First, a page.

The perfect puff pastry, pregnancies, carbo hydratrates and the myth of social acceptance


When I was pregnant, during my first trimester, all that my body craved was puff pastry. I still have no idea why it was like that, I mean, it's not that I don't like it - I do, a looooot!! - but still, it wasn't something I had ever woken up to an impending and mindblowing craving. Until I got pregnant, that is. And the fun part of it is that I only realised that in hindsight.


At first I would go to the trouble of baking little pasties, filling them with cheese and spinach, or just spinach, in quantities that made up for two or three lunchtime meals on my own. And I would gobble them down without even noticing how the pastry puffed up, lightly aireated as it was, how it crumbled beneath my biting teeth, how it flaked and seemed to melt in my mouth, oozing its filling delighfuly. All I wanted was to get that puff pastry in my stomach, caring nothing for the taste ad the magnificence of said pastry.


After a while I wouldn't even bother filling the puff pastry, I'd just cut up large squares of raw pastry dough and bake them in the oven, so I could munch on them without a tought. Nowadays I find this need I was having for the puff pastry as something really weird, but I put it down to my constant control on the food I would eat, cutting down on most things that to my mind could render me fat and not worthy of being a part of my group of skinny, slim, elegantly bodied friends. The baby inside of me was in need for carbohydrates that I had refused to consume for so long, and that craving for puff pastry was his way of telling me what he needed so he could grow healthy and whole. I went through something akin with bananas - I am not a fan! - and on my third trimester all I wanted to eat was fish, all day long. I still view these cravings as the baby telling me what he needed.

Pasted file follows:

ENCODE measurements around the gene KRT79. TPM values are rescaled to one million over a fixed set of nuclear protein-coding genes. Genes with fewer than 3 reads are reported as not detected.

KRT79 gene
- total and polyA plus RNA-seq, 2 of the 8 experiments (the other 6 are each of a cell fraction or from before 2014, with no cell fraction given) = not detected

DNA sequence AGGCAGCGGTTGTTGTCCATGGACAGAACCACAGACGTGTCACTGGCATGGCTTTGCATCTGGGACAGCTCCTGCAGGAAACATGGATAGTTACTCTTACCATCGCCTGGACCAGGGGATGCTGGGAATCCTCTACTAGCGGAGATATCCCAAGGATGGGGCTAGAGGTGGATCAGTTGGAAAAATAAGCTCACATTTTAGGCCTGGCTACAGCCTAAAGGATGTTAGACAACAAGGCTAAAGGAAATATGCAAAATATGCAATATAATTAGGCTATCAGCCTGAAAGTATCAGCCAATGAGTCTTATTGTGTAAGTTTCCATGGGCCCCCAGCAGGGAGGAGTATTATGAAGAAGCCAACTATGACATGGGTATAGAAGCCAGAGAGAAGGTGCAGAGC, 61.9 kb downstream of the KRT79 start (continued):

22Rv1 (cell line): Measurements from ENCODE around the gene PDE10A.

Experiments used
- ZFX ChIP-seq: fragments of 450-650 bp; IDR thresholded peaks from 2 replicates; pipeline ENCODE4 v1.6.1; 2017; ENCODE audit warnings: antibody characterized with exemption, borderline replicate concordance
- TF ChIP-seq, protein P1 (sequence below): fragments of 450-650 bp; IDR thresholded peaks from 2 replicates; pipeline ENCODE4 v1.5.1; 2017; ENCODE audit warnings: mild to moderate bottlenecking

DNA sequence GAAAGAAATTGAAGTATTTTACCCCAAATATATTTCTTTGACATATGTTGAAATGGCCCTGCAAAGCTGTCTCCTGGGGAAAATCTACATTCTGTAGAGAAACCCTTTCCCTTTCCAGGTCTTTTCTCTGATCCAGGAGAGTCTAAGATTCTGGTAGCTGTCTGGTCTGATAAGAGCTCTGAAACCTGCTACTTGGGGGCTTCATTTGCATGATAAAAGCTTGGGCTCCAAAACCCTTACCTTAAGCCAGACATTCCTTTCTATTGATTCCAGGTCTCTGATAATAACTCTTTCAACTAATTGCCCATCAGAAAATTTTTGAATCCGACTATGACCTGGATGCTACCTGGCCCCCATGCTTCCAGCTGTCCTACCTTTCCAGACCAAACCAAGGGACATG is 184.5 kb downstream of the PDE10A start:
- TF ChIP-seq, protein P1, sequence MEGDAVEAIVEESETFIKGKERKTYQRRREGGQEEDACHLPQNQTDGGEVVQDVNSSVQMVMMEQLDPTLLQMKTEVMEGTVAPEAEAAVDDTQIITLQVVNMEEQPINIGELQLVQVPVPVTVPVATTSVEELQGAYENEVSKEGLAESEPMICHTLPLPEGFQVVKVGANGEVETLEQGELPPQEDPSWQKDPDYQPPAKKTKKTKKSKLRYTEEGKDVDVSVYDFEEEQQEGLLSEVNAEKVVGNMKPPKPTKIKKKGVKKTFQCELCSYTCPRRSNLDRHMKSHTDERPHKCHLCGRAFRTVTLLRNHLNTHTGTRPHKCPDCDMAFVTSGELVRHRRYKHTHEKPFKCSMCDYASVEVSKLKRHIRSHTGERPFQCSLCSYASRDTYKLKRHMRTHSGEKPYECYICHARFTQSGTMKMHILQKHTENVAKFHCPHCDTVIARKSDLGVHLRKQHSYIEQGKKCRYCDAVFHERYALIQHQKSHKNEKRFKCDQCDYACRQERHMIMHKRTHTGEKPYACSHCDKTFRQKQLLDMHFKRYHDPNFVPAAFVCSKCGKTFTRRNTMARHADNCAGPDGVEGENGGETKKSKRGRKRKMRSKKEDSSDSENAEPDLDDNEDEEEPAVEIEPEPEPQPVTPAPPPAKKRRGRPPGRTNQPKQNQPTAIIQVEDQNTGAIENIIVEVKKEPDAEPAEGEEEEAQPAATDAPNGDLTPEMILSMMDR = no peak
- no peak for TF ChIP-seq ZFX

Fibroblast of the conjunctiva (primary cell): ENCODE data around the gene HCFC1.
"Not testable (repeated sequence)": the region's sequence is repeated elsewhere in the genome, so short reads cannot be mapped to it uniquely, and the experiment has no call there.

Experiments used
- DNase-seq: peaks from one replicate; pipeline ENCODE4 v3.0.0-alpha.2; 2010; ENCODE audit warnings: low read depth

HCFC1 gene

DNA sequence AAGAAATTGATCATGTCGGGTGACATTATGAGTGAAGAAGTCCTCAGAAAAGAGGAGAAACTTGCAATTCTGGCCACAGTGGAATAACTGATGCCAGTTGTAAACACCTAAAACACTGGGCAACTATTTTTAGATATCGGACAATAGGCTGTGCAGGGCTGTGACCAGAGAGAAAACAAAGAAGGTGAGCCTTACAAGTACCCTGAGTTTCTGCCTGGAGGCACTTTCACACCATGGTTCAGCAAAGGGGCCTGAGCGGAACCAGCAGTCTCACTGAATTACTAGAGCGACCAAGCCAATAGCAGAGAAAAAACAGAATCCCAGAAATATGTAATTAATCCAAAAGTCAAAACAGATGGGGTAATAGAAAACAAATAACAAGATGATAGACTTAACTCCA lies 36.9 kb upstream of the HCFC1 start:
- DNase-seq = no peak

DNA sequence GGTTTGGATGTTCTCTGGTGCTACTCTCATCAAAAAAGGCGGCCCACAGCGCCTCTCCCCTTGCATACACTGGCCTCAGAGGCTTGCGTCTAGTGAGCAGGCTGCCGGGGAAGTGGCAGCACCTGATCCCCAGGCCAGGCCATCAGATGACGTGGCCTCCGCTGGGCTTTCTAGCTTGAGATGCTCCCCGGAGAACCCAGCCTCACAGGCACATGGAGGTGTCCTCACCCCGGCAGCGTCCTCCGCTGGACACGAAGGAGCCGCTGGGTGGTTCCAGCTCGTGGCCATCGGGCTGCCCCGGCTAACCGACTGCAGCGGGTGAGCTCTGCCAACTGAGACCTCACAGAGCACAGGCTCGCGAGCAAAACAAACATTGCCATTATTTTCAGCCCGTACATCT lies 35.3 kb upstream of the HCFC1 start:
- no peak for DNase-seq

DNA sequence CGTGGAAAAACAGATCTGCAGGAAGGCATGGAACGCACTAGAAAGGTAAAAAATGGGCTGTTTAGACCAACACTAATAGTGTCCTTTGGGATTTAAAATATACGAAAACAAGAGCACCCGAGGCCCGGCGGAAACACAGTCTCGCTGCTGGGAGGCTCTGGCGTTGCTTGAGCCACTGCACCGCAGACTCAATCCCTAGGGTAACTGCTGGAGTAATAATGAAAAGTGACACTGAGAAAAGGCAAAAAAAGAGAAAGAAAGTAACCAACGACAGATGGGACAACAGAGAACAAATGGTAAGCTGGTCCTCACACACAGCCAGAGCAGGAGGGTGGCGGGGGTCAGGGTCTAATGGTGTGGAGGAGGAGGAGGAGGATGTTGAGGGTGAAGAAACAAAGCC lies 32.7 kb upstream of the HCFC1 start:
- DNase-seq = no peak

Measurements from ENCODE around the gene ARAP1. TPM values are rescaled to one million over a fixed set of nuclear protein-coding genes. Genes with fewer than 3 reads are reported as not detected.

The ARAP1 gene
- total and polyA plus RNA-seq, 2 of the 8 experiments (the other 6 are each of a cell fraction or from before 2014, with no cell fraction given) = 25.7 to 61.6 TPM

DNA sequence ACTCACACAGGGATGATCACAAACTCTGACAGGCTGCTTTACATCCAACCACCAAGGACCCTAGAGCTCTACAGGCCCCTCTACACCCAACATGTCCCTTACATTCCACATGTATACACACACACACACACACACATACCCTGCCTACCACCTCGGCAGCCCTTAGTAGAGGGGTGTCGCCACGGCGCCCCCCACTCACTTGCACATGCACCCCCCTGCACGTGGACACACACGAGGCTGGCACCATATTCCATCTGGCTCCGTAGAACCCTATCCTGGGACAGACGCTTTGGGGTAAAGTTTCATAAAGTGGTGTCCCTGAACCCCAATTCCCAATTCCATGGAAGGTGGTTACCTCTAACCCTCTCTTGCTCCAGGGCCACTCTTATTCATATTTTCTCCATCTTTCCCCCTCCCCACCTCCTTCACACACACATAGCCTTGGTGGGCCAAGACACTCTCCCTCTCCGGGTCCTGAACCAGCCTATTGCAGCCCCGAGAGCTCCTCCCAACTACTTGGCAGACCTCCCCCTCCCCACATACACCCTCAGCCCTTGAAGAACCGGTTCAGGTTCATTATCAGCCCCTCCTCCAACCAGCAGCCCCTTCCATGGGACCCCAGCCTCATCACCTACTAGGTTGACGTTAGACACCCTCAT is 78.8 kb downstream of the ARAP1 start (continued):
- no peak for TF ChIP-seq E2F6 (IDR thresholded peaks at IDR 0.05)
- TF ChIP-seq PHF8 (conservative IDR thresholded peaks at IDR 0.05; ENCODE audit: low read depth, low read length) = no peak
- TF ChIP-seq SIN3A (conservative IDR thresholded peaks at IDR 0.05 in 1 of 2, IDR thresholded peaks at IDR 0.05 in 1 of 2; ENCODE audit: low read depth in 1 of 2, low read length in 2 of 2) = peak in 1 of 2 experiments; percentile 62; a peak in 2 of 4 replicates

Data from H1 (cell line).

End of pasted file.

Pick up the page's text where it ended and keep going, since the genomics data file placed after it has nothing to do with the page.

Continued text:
Right now I have no need for puff pastry, and I probably should lay those carbs aside - not gonna happen, I love the possibility of eating all I care about, varying my ingredients as much as I can afford to, leaving nothing out, not even those demonic little carbs. - but the truth is that homemade puff pastry is something of a dream. I don't know if you have ever tried making your own, despite the time consuming affair it might seem it is, but if you have, I am sure you will agree with me. Nothing beats homemade puff pastry. The real deal, not the cheat's version we normally use. Even though that one's a winner, it doesn't even come close to the real thing. I urge you to try it at least once. And then you can simple use anything your heart desires to fill it up. Well, not everything. But you can at least consider delving into some indulgence, like we did here, using Edam cheese for half our pastry and good ole' portuguese farinheira on the other half. And if the sound of it seems good to you, well, that's because it is!!


So, for the puff pastry you will need:
  • 200 gr unsalted butter
  • 250 gr flour
  • 170 ml cold water
  • 1/2 teaspoon salt